Description of original award (Fiscal Year 2023, $931,749)
Published studies have long established a strong connection between illegal drugs and criminal activity. Additionally, analysis of recidivists indicated a significant correlation with drug use, crime, and repeated incarcerations. The cycle continues to be an ever-growing problem within Alabama and an escalating burden to Alabama’s families, resources and economy. Such drug-connected crime, which leads to initial incarceration and subsequent recidivism, is a major factor in prison crowding and demand on critical rehabilitative resources.
The ADOC defines a recidivist as a previously incarcerated individual who returns to prison with a 3-year period. He recidivism rate is calculated for the general population as well as by specific categories. The most recent available data if for the ADOC’s inmates who were release in Calendar Year 2019. The data indicates that for Calendar Year 2019 the recidivism rate for ADOC inmates who completed the RSAT program was 28.90%.
The underlying causes of addiction are complex. However, addiction is a treatable disease. Given the myriad of causes, Alabama is faced with a large number of addicts who regularly commit criminal activity to satisfy their addictions. Addicts commit crimes at a rate many times greater than non-addicted individuals. Illegal drugs can be readily purchased in any major city, and measures designed at controlling the supply of drugs and punishing traffickers have been less than effective.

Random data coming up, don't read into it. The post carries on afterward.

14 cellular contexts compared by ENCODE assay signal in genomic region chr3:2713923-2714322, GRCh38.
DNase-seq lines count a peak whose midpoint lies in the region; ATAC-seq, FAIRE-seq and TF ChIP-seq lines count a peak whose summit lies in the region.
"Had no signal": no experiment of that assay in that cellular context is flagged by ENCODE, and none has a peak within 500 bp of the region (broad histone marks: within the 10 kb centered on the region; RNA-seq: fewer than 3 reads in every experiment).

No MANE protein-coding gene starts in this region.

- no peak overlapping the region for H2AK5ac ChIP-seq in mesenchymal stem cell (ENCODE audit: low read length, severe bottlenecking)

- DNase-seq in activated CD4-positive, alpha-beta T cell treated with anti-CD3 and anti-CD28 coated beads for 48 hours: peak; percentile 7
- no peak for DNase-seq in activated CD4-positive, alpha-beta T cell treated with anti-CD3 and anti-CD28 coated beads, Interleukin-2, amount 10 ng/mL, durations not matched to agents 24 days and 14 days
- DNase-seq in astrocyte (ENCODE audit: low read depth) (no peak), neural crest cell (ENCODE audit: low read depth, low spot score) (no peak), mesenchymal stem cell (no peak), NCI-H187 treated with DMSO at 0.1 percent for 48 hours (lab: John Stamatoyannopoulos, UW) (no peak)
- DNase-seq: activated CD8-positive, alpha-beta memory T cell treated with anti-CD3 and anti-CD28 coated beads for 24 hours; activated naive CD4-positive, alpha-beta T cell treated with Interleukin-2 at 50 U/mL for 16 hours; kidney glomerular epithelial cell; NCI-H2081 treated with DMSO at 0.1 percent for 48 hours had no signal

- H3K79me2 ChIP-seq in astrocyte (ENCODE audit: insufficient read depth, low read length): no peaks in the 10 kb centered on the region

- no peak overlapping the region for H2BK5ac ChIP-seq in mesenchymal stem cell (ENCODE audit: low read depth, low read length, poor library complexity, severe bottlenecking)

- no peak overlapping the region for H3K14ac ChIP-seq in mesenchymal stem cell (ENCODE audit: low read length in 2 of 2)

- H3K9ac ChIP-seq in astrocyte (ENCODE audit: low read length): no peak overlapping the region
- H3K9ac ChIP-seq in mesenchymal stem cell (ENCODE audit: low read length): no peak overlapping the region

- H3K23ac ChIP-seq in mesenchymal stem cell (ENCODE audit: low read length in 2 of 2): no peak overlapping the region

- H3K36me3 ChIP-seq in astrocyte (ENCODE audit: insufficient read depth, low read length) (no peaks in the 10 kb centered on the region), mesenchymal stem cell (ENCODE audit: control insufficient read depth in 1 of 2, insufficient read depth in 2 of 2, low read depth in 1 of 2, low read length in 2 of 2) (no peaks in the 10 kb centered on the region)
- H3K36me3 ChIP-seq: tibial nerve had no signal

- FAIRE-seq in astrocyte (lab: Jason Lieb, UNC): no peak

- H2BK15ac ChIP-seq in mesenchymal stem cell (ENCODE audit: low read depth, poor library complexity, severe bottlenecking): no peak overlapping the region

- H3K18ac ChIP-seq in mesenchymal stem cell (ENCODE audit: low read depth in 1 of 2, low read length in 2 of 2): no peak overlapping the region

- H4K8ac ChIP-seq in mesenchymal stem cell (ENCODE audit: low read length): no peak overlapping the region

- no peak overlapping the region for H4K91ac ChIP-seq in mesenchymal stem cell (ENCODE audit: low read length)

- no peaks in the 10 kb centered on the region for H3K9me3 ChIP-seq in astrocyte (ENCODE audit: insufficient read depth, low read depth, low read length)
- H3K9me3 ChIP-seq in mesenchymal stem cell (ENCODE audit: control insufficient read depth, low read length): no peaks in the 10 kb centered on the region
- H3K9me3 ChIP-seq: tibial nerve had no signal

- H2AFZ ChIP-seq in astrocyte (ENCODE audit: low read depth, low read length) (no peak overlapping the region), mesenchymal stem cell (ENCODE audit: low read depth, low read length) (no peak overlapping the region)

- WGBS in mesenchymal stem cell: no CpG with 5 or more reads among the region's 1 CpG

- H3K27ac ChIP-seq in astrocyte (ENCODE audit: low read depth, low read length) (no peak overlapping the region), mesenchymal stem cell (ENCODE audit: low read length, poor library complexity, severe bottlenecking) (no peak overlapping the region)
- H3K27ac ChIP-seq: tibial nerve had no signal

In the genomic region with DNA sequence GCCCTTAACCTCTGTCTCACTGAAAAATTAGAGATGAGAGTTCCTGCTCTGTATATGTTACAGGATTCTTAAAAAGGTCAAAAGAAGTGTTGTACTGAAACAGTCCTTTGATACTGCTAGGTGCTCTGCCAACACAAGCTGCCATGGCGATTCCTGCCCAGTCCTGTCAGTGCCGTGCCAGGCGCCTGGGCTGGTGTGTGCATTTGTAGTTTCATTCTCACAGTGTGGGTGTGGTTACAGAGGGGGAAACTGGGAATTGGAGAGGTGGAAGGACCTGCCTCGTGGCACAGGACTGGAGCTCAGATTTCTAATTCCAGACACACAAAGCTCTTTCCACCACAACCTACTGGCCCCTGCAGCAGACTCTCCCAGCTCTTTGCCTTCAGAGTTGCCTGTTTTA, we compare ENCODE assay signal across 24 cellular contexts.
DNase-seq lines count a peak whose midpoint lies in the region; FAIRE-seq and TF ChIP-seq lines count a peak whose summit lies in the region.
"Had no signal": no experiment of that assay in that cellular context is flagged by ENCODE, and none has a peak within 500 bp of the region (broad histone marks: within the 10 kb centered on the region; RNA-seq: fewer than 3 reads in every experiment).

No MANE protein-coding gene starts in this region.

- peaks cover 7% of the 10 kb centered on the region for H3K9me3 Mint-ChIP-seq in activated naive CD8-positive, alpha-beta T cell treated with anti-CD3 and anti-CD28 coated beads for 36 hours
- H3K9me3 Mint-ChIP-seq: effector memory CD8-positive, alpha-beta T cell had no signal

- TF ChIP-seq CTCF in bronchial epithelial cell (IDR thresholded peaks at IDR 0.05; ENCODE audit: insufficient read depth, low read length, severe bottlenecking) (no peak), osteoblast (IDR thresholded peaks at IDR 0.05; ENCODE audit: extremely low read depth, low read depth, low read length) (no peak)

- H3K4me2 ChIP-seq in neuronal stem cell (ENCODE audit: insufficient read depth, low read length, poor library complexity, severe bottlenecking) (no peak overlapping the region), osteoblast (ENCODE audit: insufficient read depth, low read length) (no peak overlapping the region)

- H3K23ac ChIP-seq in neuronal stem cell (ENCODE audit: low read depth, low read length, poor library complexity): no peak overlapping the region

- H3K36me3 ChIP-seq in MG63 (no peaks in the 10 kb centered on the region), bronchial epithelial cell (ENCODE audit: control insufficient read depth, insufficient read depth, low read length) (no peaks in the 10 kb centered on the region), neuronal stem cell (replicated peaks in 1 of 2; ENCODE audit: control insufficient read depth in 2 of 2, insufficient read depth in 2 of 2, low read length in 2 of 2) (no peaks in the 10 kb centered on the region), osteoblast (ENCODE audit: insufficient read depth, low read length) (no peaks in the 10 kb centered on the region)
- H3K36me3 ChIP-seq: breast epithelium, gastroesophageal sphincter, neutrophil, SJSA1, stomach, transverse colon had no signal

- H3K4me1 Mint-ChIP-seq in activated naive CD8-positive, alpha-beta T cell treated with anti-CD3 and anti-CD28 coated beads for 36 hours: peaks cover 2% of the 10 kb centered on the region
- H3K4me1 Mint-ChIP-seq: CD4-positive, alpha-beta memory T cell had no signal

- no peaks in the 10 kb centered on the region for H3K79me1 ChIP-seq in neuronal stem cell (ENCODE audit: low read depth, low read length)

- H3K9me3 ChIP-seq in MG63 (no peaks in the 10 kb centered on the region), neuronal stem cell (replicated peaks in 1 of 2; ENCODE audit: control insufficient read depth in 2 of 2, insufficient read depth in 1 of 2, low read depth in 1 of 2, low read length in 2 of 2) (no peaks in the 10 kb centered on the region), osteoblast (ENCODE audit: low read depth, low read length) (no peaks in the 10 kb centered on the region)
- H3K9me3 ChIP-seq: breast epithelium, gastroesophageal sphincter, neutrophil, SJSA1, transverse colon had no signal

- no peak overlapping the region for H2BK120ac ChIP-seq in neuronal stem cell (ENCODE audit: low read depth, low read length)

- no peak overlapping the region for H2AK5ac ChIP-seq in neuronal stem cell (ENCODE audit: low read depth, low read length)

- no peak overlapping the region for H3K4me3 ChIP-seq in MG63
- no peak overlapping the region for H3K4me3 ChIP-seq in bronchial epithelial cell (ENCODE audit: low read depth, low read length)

A significant number of inmates entering the ADOC’s correctional system self-report a history of illicit drug use and many are with co-occurring mental health issues. Both require extensive resources as part of the rehabilitative process. A Residential Substance Abuse Treatment for State Prisoners program that incorporates a broad range of evidenced based practices, which includes a cognitive behavioral intervention strategy, would be an effective tool in reducing recidivism.
According to The National Institute on Drug Abuse (NIDA), “Criminal thinking” is a combination of attitudes and beliefs that support a criminal lifestyle and criminal behavior, such as feeling entitled to have things one’s own way, feeling that one’s criminal behavior is justified, failing to accept responsibility for one’s actions, and consistently failing to anticipate or appreciate the consequences of one’s behavior. This pattern of thinking often contributes to drug use and criminal behavior. Treatment that provides specific cognitive skills training to help individuals recognize errors in judgment that lead to drug abuse and criminal behavior may improve outcomes.